Tuesday, April 5, 2016

Artist Spotlight: Nicolai Fechin

-By Dan dos Santos

As a young artist, realism had always seemed to be the pinnacle of good portraiture to me. That is, until I saw the work of Nicolai Fechin.

The way Fechin chose to focus on certain features, while letting other elements completely fade away into obscurity, was unlike anything I had ever seen. Fechin was one of the first artists I was introduced to that showed me what a simple pencil could do. How less could be more, and how what you choose NOT to draw can be just as important as what you choose to include.

Although Nicolai Fechin was also a prolific painter, it is still his pencil work that speaks to me the most.

Nicolai Ivanovich Fechin (1881 - 1955) was a Russian-American painter best known for his portraits and works featuring Native Americans.

Classically trained at the Imperial Academy of Arts in St. Petersburg, Russia, 

Fechin graduated with highest marks and won that year's traveling scholarship, the 'Prix de Rome'. After his travels he returned to his native Kazan, where he taught and painted for a time.
He exhibited his first work in the United States in 1910 in an international exhibition in Pittsburgh, Pennsylvania. After immigrating with his family to New York in 1923 and working there for a few years, Fechin developed tuberculosis and moved West for a drier climate. He and his family settled in Taos, New Mexico. It was there where he became fascinated by Native Americans and the landscape. These subjects became the focus of his work for the remainder of his life. After leaving Taos in 1933, Fechin eventually settled in southern California, where he resided until his death in 1955.


  1. These are beautiful. Thanks for sharing this.

  2. These are just phenomenal!
    Thanks for posting this!

  3. I have always loved his drawings. Can anyone surmise as to how he was able to create the textures in these? For example, there are brush like striations and an ink wash feel most noticeable in the first drawing. Some of the others have a beautiful heavy handed charcoal-like ruggedness that I could never figure out.

  4. My guess about the texture is he used a bristle brush and most likely a graphite stick.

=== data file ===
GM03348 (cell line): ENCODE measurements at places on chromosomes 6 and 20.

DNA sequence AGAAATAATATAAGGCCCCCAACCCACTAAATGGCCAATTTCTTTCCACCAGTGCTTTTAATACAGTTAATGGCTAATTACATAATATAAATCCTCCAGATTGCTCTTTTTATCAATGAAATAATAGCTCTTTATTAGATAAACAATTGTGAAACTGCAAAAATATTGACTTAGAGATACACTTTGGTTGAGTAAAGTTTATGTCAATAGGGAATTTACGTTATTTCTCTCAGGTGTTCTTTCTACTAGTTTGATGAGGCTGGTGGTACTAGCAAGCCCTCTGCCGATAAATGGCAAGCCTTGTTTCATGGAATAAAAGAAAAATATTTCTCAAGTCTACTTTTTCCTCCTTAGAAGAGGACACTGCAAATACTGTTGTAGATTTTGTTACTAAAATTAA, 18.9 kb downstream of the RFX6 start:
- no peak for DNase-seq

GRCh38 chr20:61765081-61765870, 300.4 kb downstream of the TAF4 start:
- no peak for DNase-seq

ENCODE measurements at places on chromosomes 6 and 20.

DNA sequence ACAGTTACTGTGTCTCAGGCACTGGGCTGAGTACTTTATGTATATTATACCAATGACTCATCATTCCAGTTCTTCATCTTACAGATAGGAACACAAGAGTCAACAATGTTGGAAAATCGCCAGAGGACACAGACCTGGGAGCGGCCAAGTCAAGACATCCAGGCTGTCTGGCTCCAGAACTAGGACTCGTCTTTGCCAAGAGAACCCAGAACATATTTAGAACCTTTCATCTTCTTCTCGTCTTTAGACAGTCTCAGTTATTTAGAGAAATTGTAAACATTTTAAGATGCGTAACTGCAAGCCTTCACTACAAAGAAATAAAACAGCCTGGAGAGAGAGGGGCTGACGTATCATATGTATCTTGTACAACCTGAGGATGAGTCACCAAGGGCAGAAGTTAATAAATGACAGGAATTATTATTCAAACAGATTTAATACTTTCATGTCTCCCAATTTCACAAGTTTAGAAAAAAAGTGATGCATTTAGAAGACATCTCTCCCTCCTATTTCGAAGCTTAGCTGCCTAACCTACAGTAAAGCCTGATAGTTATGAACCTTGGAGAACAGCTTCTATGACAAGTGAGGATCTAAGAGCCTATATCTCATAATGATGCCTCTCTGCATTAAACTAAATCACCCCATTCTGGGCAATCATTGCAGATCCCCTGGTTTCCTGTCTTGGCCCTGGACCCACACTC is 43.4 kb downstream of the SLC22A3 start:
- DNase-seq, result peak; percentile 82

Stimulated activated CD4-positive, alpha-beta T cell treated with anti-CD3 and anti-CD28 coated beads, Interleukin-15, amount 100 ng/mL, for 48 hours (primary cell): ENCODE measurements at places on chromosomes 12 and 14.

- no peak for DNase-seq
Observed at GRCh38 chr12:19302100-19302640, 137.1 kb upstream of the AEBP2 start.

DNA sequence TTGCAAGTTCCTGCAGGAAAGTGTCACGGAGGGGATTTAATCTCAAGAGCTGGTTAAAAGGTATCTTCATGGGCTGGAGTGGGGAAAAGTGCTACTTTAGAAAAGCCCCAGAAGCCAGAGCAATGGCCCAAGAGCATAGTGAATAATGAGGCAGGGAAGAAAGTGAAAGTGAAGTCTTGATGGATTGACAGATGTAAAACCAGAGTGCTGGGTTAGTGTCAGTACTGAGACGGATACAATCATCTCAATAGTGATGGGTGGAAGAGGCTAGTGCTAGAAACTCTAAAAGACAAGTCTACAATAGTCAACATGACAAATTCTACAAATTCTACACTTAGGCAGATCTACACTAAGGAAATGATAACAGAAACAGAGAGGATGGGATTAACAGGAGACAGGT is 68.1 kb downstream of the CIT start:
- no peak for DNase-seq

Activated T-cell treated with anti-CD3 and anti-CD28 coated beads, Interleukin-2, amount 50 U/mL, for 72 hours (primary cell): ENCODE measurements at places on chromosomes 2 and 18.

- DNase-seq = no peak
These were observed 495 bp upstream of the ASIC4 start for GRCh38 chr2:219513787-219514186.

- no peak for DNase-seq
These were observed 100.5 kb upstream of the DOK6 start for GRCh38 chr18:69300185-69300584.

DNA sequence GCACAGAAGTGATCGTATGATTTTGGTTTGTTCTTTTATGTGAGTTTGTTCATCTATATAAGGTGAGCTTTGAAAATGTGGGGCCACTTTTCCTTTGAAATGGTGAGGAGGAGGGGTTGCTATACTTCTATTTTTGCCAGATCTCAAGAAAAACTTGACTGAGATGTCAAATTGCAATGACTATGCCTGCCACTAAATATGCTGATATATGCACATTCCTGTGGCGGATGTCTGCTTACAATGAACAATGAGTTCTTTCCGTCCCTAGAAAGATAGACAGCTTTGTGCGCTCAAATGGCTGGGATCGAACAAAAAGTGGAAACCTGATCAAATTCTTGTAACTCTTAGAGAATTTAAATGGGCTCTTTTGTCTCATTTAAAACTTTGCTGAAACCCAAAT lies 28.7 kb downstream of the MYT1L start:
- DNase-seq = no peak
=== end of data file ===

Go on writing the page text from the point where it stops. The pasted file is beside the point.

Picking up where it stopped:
5. I have often wondered about his technique as well and it is hard to find any info on it.
    In the book "Nicolai Fechin" by Mary N. Balcomb there are some tidbits into his technique and evolving style over the years.

    It seems to be a combination of the mechanics of his hand, the specific paper he used and the way he prepared the sticks of charcoal.

    Pages 88 and 92 excerpts from the book by Mary N. Balcomb:

    " ... faintly sketched in charcoal with guidelines to indicate vertical and horizontal axis. Then the total sheet was lightly composed and the excess charcoal was dusted off - Fechin gently struck the paper with a soft cloth to avoid abrasions in the fragile surface. The tonal areas were then put on, frequently with a rolling action of the charcoal as in the drawing of Alexandra. The succeeding step was to define forms with line, occasionally losing it and then finding it once again.
    To produce highlights Fechin used gentle pressure on an art gum eraser or a piece of white chalk, or at times he left the paper untouched in the areas to be highlighted. The work had to be carefully planned due to the delicate quality of the handmade Chinese paper, and whatever marks were made on the sheet had to remain. Thus the paper imposed precision, and each sheet presented a new challenge. It was brought to him from China on several occasions by a friend, Milan Rupert; at other times it was purchased Chinese merchants in the various China-towns of America; never was it purchased from Chinese laundries as has been stated in published articles. The color of the paper varied from beiges to greys and to almost bistered shades while the structure had numerous imperfections: random patterns of holes, irregular surface textures embedded with bits of wood or bark of bamboo; it gives the impression of cooked oatmeal left uncovered in a Southwestern wind storm.
    This quality disturbed many, but it delighted Fechin. The paper, as seen in the original drawings, is thin in weight, almost flaccid (too fragile for wrapping laundry), and it has an organic appearance.
    Fechins charcoal came from the grapevines of France through J. M. Paillard Co., Paris. The pieces were extremely thin but he would hone then further , to a fine point, with sandpaper so that he was able to render not only an eyelash but the subtle curvature of a nostril with equal precision; and because the thinness of the charcoal made it difficult to manipulate , he made bamboo holders for it."

    There is a contemporary artist and instructor at the California Art Institute named Max Turner who has adopted Fechins technique to some degree. Who knows he may have some online instruction or YouTube videos showing the technique.